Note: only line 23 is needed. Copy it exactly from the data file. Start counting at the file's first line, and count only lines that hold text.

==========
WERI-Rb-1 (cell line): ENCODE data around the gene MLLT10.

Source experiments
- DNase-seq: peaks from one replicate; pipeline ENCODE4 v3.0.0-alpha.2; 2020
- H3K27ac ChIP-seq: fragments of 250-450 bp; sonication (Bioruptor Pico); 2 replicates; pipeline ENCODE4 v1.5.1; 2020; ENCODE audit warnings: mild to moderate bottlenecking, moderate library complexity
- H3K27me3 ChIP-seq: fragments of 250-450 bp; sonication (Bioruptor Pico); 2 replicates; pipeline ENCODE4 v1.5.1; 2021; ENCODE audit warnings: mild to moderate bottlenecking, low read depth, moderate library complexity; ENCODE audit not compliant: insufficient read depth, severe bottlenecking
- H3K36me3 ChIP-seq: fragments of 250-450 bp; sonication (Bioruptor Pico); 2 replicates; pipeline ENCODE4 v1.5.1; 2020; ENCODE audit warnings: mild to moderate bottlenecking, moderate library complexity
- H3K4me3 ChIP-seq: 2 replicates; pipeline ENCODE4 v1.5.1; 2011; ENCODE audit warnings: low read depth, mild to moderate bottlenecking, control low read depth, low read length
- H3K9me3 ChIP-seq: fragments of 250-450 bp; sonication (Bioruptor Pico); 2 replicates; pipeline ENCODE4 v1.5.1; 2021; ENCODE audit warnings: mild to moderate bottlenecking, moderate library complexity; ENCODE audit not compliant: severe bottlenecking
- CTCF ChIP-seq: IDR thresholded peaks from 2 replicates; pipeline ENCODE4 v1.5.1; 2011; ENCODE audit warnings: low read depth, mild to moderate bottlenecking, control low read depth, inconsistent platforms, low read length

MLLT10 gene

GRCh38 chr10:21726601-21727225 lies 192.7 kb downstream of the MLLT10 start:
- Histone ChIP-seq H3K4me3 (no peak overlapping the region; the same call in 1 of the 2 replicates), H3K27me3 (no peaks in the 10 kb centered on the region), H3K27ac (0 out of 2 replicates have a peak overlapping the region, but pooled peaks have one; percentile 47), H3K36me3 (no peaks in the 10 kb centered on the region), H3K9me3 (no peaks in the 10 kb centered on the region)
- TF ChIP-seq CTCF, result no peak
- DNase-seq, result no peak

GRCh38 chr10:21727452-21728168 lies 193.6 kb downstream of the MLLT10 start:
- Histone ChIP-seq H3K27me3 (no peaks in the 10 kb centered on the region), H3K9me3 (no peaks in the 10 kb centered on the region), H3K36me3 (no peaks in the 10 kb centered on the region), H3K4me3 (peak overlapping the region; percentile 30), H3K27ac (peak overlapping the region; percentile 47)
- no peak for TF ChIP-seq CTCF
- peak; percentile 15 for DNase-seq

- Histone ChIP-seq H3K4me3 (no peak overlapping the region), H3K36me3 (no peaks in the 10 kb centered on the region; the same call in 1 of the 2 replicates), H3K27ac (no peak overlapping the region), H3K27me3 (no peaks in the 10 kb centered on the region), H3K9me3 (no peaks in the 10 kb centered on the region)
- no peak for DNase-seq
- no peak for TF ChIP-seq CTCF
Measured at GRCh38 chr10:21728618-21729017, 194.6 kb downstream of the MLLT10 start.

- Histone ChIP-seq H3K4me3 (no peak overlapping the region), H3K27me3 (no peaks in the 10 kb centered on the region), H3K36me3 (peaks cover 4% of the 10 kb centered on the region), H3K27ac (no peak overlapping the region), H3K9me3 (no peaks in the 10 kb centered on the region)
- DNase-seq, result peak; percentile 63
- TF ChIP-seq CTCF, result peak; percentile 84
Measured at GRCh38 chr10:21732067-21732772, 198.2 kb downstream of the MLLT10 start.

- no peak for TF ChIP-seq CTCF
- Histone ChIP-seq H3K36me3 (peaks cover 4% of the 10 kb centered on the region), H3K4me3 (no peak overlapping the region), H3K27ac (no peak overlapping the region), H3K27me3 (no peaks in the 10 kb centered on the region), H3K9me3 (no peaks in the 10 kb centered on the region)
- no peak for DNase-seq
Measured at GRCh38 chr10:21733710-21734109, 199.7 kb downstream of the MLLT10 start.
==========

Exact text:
- Histone ChIP-seq H3K4me3 (no peak overlapping the region), H3K27me3 (no peaks in the 10 kb centered on the region), H3K36me3 (peaks cover 4% of the 10 kb centered on the region), H3K27ac (no peak overlapping the region), H3K9me3 (no peaks in the 10 kb centered on the region)